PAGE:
• Everything old is new again — young Chinese discover the Western zodiac and think that it is cooler than “Year of the Monkey,” etc.
• “Witchcrap” from The Daily Beast website — “These Modern Witches Want to Cast a Spell on You.”
Modern witchcraft combines feminism, self-help, and wellness. But is there more to it than pretty crystals, stunning Instagram pictures, and lucrative business opportunities?
I think that’s called “fake news.”
• From Jason Miller’s Strategic Sorcery blog: “American Gods: The Jersey Devil and the Pines Witch.” This post was part of “The American Gods Project” — read the rest. “Truly, all sorcery is local.”
• In Albania, they stop the Evil Eye with plushies. Truly, all sorcery is local.
For example, at our funerals, where are the dragon dancers? The all-female marching bands? The strippers?
“I want it to be boistrous. My father liked this kind of atmosphere.”
These Taiwanese make a New Orleans funeral look positively Lutheran.
And it’s much the same in mainland China, where the spicy-funeral custom is drawing the attention of the ever-vigilant government.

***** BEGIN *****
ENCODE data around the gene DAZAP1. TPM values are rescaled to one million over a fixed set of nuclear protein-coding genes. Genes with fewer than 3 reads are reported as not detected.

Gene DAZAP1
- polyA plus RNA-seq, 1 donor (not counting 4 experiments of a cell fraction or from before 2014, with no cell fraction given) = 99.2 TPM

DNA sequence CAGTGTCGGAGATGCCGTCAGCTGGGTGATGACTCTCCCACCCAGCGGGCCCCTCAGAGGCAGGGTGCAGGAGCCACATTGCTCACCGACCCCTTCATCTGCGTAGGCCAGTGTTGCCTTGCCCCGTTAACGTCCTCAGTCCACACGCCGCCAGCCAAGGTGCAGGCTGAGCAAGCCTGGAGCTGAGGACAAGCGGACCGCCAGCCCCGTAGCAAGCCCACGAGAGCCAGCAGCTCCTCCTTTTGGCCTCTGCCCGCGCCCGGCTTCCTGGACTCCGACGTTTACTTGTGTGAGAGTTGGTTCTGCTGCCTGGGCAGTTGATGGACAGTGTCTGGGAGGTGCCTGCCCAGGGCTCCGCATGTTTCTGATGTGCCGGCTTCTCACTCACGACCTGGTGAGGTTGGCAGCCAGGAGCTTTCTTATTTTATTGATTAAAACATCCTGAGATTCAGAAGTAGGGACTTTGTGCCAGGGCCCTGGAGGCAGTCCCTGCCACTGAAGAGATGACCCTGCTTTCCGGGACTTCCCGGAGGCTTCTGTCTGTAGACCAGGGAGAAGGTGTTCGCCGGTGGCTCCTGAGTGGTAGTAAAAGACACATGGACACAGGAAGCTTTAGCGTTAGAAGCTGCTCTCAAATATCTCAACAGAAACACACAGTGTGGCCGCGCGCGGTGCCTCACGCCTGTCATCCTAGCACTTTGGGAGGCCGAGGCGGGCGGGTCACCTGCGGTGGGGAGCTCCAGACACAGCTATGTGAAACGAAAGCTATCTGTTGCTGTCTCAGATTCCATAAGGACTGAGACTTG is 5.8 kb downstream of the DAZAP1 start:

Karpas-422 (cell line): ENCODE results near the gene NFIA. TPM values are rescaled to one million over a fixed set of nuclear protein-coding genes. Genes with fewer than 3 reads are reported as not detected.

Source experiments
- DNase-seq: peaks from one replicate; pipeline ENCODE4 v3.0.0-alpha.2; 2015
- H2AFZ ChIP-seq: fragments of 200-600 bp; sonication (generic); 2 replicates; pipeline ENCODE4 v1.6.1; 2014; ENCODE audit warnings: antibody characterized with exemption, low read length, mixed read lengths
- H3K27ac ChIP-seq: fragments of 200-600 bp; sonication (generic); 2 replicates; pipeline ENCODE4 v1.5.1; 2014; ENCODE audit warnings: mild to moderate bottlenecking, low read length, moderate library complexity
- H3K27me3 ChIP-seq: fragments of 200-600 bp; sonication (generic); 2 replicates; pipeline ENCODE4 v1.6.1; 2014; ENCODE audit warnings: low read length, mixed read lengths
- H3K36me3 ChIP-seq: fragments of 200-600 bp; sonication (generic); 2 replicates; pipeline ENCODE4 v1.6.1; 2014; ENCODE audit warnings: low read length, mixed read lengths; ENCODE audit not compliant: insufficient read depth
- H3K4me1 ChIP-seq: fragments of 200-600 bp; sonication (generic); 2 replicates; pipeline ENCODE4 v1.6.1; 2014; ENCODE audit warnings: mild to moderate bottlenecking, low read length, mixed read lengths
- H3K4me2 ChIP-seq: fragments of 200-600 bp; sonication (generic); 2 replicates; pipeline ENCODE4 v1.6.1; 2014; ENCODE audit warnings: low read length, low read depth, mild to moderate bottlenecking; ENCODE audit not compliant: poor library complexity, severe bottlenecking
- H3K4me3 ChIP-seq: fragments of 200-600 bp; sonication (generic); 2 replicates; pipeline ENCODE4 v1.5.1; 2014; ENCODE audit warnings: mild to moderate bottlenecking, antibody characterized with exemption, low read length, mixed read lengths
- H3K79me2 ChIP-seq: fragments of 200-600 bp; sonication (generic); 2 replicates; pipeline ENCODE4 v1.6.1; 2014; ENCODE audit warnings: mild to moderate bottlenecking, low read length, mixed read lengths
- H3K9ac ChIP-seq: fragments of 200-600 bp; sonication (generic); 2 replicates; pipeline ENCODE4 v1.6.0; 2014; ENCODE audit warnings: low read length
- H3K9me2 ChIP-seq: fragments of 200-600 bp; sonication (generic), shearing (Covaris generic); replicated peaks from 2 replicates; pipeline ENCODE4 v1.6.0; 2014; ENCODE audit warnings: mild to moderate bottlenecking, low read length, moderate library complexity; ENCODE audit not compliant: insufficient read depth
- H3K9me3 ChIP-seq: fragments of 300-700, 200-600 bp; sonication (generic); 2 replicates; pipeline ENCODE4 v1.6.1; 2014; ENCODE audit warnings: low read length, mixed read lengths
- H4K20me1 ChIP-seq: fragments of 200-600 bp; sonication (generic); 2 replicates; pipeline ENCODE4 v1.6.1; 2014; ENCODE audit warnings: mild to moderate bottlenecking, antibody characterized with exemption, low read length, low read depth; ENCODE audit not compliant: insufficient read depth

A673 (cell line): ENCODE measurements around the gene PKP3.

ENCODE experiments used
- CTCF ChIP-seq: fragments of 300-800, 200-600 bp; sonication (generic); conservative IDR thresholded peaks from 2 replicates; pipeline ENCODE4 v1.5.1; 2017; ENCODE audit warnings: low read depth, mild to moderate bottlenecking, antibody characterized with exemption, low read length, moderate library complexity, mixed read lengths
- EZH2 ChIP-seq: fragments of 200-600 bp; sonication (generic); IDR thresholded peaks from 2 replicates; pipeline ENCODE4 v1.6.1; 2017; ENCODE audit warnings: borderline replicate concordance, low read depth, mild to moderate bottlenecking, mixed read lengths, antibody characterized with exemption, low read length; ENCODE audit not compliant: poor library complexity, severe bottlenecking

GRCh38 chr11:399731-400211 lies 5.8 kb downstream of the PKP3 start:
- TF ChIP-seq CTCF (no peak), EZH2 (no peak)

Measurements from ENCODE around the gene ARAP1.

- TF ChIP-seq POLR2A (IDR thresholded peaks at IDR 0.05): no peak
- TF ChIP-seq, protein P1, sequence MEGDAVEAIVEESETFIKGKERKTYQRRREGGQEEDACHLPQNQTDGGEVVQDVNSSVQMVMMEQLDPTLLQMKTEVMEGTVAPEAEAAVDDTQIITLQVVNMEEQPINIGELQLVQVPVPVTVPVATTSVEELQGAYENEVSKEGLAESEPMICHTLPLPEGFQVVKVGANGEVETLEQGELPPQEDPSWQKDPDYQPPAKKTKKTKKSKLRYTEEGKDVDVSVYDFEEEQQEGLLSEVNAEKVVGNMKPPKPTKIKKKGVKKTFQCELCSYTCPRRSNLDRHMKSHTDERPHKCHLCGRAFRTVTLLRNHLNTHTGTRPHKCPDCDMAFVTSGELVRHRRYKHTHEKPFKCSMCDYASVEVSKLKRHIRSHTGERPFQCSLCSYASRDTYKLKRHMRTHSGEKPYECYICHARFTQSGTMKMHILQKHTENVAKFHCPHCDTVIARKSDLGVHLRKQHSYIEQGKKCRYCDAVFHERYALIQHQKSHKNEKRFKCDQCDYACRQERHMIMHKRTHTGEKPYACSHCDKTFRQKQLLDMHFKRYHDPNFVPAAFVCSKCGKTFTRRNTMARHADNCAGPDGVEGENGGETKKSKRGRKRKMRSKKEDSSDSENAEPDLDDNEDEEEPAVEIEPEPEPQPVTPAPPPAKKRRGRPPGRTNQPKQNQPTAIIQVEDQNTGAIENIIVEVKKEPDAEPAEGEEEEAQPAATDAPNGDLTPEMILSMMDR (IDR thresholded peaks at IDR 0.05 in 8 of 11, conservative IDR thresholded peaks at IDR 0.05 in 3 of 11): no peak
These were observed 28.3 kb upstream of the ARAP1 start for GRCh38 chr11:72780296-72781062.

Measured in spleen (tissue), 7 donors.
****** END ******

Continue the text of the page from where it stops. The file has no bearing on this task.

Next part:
Take the outdoor funeral for an 86-year-old man surnamed Huang in central China’s Henan province in December 2012. A woman in a short, white skirt and halter top pulls a mourner on stage and begins to undress him, while periodically peeling off a piece of her own clothing.
Sex and death, baby. Keep turning the wheel.
Photo: Penn Museum
• If you live in or near Philadelphia, visit the U. of Pennsylvania museum for “Magic in the Anciet World,” an exhibit that “explores some of the magical objects, words, and rituals used in ancient Egypt, Mesopotamia, Greece, and Rome.”
• When a Chinese grandmother left an offering at a statue of a video-game character, social media there lit up. But was she merely carrying on tradition?
• “Last temple of the Celts” might be overstating the matter just a little, but it’s an interesting article about a holy mountain in Scotland.
If family and ancestors really, really matter, you can dig up a corpse and manufacture an ancestor.
Ritual ghost marriages, which may date back to the 17th century BC, are increasingly rare in contemporary China – Mao Zedong tried to eliminate them when he assumed power in 1949 – but they are still practised in rural parts of Shaanxi, Shanxi, Henan, Hebei and Guangdong provinces. Families often employ a matchmaker to help find a suitable spouse for their deceased loved ones.
Read the rest.